If you let the debt linger, you could be faced with a lawsuit and a judgment on your credit report. Even if you pay off the debt after it goes to collections or after the judgment is made against you, it will stay on your credit report for up to seven years.
Therefore, it is always in your best interest to take care of any payments that you missed as it will improve your credit and put a stop to creditor actions against you.
5. File for Bankruptcy
While this may be surprising to many, filing for bankruptcy can actually help you increase your credit score. This is because you will finally have old debts wiped away or marked as current depending on how you decide to handle your case. As an added benefit, you will now have more disposable income, which means you have a lower debt-to-income ratio.
That directly impacts your credit score while making it possible to get new loans relatively quickly. While you won’t be able to buy a home or get a car at optimal interest rates for a couple of years or more, you are laying the foundation for a better financial and credit future.
Chapter 7 cases will stay on your credit report for 10 years, but the impact of filing tends to fade after a couple of years assuming you learned from your mistakes. Like other items on your credit report, a Chapter 13 bankruptcy will go away after seven years.
6. Check Your Credit Report For Errors
Aside from closing unused credit accounts, this may be the easiest way to improve your credit score.
If there are any errors in what creditors report to the credit agencies, you should have those fixed. For instance, you may have a past due payment on your credit report that you made on time. That could add another 100 points to your score once it is fixed.
Checking your credit report can also alert you to identity theft or items being reported on your report that don’t belong to you. It is more common than you may think for another person’s debt to be reported as you own. Especially if you have a relatively common name like John Smith or Bill Jones.
If you see something reported in error or someone is trying to collect on a debt, ask that the creditor verify that debt first. If it cannot be verified, you do not owe any money and the credit bureaus may be compelled to remove that information through legal action.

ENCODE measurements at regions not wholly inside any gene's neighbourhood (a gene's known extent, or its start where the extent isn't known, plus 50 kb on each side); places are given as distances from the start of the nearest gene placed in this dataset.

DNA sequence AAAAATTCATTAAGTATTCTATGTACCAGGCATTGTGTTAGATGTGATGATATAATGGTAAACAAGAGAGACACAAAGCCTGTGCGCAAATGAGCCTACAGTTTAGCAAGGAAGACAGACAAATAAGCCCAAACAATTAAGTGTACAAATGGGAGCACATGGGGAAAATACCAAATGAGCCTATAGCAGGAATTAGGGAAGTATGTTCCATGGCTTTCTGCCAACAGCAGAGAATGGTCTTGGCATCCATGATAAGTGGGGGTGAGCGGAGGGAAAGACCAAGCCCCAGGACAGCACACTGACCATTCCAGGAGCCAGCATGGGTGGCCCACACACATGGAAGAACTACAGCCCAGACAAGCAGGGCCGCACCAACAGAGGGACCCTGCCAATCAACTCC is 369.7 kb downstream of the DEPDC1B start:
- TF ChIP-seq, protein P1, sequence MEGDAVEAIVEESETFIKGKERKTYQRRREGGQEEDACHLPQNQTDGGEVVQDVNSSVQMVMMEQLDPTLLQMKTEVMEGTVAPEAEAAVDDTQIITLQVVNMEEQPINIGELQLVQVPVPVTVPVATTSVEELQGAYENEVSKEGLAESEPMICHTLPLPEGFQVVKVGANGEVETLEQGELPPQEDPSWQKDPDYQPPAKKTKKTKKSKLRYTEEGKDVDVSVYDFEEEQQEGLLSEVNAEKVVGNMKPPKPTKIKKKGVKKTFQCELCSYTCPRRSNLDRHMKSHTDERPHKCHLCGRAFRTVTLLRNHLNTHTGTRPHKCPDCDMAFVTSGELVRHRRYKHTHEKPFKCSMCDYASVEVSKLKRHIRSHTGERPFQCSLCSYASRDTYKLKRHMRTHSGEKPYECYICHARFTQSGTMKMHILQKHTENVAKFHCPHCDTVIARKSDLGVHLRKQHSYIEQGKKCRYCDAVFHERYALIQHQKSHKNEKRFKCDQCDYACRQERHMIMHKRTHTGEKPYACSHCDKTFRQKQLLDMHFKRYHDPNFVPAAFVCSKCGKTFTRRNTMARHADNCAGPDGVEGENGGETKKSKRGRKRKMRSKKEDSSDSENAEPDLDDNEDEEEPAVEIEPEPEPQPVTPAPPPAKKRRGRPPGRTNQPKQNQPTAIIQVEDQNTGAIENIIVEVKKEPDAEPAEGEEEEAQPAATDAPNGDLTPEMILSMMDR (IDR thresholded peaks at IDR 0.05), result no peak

Here’s how to check your credit report for free.
7. Refinance Current Loans Whenever Possible
The last of our credit score secrets is a bit advanced. The type of loans that you have could play a role in determining your credit score just as much as your credit balances and paying on time. Generally, revolving credit accounts are seen as more detrimental to your credit score. That’s because revolving debt can be used over and over again.
Just because you are using it wisely today doesn’t guarantee that you will tomorrow. However, installment loans last for a set period of time before you are no longer liable for making payments. Therefore, converting credit card debt to a personal loan or a home equity loan could increase your credit score and even lower your payments.
Your credit score is one of the most important numbers in your life. It can be the difference between buying a home or renting an apartment or the difference between getting great rates on insurance versus buying a discount policy. In some cases, it could even determine if you get a job. Therefore, it is always a good idea to monitor your credit carefully and start taking steps to today to improve it if necessary.
Now that you know how to skyrocket your credit score, it’s time to go out there and take some action! Did we forget something? Can you think of any more useful credit score tips? Let us know.